Amazon's Kindle Fire strategy underscores company's singular approach to driving growthOnline retail giant Amazon understands that in order to make money it has to spend it. Underscoring that axiom, the Seattle, Washington-based company is losing money on its Kindle Fire tablets – and executives could not be more content.

Amazon chief executive Jeff Bezos has cultivated the company from a tiny startup that analysts said was doomed to fail when it priced its initial public offering in 1997, to a global behemoth and model of effective supply chain management. Under Bezos, Amazon has invested heavily in the development of new technologies and in new facilities and warehouses.

While investors once worried that its business model was unsustainable and that it spent too heavily on new technologies and distribution facilities, Amazon has continually outperformed analysts' expectations. While the retail firm has spent a substantial amount of money over the past decade, its return on investment has been staggering.

Take, for example, its Kindle e-reader. Amazon was one of the first companies to launch such a device when it unveiled the first iteration in 2007. Bezos is notoriously tight-lipped about how much the company spends to create its product offerings, but analysts contended the company was likely losing money on the devices.

Nevertheless, Bezos understood that by placing an Amazon-branded e-reader – and now tablet – into consumers' hands, he was effectively bolstering future revenue. Amazon may have been breaking even or potentially losing money by manufacturing the gadget, but it more than offset such losses by consumers purchasing new books through its online retail store.

That, in a nutshell, is the genius of Bezos. The Kindle has gone on to become the market leader among all e-readers, and Amazon has continually reduced its price. Kindle owners are automatically tied into Amazon's e-commerce site with the device, which makes buying new items as seamless and intuitive as a few clicks on its keyboard.

Analysts assert Amazon is likely losing money with its latest tablet offering, but once again Bezos is more concerned with long-term growth potential than an initial slump in profits. By constantly reevaluating its strategic sourcing and procurement services, Amazon can implement business cost reduction initiatives to help offset the temporary squeeze on its profit margins.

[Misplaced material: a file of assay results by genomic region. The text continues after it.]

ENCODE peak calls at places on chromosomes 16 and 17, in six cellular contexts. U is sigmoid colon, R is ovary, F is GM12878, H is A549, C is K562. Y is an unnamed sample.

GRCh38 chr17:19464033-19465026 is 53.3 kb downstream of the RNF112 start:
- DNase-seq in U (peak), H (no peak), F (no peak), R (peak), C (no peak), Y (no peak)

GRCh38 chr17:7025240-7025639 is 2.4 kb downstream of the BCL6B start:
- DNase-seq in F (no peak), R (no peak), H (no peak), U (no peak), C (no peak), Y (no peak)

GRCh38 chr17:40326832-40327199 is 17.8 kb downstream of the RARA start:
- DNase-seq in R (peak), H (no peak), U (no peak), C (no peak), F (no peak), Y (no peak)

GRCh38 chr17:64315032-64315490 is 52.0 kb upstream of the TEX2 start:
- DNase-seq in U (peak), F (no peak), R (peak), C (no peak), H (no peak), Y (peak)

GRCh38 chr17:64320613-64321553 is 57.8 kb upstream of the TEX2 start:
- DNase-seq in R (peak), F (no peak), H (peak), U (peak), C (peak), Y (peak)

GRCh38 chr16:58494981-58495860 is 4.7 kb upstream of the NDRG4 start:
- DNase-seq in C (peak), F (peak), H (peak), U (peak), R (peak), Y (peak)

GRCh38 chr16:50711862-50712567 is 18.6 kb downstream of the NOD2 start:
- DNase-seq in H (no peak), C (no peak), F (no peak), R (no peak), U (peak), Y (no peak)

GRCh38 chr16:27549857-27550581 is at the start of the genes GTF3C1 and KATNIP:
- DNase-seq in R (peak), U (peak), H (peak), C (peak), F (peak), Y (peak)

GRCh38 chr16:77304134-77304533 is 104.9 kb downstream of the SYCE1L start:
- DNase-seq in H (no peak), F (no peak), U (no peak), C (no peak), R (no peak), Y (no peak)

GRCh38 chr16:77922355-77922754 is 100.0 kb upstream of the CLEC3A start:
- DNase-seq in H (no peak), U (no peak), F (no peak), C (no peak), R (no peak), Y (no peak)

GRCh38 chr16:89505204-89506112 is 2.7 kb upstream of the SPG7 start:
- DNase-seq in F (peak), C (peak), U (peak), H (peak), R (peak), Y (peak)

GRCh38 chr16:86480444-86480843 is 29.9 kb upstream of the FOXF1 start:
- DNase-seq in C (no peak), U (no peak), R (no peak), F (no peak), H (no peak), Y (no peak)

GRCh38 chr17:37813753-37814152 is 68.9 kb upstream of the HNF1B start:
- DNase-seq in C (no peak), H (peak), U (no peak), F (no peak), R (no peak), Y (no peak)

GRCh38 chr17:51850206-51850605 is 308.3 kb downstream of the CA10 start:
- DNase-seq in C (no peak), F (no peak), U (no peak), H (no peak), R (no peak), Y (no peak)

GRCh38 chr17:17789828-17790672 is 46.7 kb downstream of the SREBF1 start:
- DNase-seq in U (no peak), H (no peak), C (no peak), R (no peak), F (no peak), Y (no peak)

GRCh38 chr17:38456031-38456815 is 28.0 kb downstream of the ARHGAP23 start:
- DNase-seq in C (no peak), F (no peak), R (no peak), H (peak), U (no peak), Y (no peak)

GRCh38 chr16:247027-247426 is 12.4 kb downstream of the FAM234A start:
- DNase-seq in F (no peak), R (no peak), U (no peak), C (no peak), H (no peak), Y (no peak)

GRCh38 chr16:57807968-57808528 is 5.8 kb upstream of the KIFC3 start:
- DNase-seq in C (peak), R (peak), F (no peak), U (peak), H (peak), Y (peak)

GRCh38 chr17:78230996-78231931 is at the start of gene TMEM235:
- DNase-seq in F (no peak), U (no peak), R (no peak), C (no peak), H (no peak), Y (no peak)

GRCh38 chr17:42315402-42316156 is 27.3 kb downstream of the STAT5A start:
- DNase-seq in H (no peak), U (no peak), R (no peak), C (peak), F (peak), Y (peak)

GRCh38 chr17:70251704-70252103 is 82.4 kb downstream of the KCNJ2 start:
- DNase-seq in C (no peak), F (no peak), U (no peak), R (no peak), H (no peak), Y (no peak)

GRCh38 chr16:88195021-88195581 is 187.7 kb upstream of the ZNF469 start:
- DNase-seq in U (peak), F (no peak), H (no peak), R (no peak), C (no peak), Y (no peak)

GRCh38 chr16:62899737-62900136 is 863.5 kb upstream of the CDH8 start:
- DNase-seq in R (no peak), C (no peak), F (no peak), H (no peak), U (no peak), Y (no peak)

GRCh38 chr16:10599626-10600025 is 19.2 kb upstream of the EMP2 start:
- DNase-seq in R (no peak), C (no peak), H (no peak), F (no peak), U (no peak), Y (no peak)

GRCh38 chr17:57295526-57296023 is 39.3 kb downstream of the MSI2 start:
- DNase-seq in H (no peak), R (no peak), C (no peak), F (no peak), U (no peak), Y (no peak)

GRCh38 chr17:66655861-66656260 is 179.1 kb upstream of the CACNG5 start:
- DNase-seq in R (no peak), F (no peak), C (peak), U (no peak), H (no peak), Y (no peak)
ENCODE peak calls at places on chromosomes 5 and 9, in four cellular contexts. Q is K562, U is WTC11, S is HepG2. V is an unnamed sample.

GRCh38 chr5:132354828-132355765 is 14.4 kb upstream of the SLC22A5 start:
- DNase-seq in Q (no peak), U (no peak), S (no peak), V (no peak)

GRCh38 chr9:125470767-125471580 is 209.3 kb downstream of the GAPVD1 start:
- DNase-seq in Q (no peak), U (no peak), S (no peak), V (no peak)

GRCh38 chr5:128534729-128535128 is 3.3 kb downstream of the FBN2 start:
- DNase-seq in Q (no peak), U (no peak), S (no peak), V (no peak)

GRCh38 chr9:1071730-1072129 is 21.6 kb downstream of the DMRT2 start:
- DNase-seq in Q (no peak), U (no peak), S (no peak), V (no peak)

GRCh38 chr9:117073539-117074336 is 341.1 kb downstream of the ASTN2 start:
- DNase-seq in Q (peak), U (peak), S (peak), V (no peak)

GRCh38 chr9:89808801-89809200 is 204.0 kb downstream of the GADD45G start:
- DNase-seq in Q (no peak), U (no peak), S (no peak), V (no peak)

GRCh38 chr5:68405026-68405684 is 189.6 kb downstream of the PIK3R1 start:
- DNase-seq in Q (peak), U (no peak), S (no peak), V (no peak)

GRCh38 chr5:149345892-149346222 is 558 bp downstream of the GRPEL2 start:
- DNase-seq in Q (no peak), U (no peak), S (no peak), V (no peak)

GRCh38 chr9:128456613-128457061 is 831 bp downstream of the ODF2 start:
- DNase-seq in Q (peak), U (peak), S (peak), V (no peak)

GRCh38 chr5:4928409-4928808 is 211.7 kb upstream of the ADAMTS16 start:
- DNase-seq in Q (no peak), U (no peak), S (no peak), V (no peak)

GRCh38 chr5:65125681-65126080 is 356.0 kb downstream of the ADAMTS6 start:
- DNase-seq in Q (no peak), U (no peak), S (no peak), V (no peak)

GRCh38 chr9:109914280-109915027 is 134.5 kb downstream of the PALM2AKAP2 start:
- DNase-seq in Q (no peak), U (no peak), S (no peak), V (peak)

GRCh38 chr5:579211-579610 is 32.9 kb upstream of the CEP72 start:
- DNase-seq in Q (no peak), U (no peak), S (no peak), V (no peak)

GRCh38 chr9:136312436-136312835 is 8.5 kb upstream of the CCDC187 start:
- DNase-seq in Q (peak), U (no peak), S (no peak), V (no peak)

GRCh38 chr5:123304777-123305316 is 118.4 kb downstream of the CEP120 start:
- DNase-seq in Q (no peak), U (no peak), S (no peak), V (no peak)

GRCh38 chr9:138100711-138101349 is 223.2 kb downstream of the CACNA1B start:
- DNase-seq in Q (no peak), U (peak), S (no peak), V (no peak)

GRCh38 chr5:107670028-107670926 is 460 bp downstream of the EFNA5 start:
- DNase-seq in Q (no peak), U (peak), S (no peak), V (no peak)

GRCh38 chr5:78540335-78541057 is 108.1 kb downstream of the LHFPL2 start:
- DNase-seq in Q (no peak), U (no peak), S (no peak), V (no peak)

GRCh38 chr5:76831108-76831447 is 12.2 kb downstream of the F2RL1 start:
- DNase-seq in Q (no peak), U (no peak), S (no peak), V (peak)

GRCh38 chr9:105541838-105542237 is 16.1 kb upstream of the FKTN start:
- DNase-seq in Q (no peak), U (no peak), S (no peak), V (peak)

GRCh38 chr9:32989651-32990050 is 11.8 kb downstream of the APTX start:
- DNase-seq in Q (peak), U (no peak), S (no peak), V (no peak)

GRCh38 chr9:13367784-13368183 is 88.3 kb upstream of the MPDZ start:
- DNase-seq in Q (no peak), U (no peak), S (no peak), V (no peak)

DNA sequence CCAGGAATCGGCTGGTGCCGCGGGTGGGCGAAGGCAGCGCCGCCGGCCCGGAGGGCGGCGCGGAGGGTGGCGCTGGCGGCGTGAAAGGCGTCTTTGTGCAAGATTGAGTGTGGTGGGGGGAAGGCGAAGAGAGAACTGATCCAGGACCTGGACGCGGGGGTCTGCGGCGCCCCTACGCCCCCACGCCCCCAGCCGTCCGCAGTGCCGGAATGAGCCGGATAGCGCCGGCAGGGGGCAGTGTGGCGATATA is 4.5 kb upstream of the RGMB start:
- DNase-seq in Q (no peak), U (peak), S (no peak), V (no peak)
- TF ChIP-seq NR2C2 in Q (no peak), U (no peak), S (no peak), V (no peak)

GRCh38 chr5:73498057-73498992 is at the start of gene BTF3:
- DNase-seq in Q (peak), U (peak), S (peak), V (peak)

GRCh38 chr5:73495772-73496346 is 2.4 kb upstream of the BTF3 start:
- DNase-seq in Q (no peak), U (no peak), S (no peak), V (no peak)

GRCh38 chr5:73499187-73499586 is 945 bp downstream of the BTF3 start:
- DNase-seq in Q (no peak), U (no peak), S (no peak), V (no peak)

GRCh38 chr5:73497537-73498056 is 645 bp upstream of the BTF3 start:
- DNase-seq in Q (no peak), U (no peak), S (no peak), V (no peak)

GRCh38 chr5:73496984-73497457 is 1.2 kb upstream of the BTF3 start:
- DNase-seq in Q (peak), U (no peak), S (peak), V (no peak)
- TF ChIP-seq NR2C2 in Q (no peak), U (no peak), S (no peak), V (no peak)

The Kindle Fire will likely prove more lucrative than its predecessor, according to experts, because its tablet users will have access to millions of additional product offerings, including music, video and gaming services. The bread-and-butter of Amazon's business is its core e-commerce site, and by directly delivering content to its customers it is profiting significantly.

Released late this year, the Kindle Fire is selling very well already, Bloomberg reports.  The tablet, which sells for $199 in an attempt to undercut the $499 price tag of the cheapest iPad, has ranked as the best selling product on Amazon's online retail site since it debuted 11 weeks ago. What's more, Amazon executives noted sales of the Kindle Fire have climbed week-over-week for the past three weeks.

Bezos warned investors in October that Amazon could post a drop in fourth quarter earnings because of its aggressive spend management campaign. However, Amazon executives believe the Kindle Fire will more than pay for itself in the long-term, especially as sales accelerate.

An analysis from research group IHS Inc. concluded Amazon is likely losing money on each tablet it sells. On the other hand, Susquehanna Financial Group researchers affirmed that each Kindle Fire would generate on average $384 in revenue for Amazon, underscoring the strength of its online store.

Though Amazon has quickly gained a formidable following, it still has a ways to go before it challenges Apple's dominant iPad. IHS projects Apple to sell 18.6 million tablets in the fourth quarter, giving the company a 66 percent market share. IHS forecasts Amazon's Kindle Fire to control 14 percent of the segment in the quarter.

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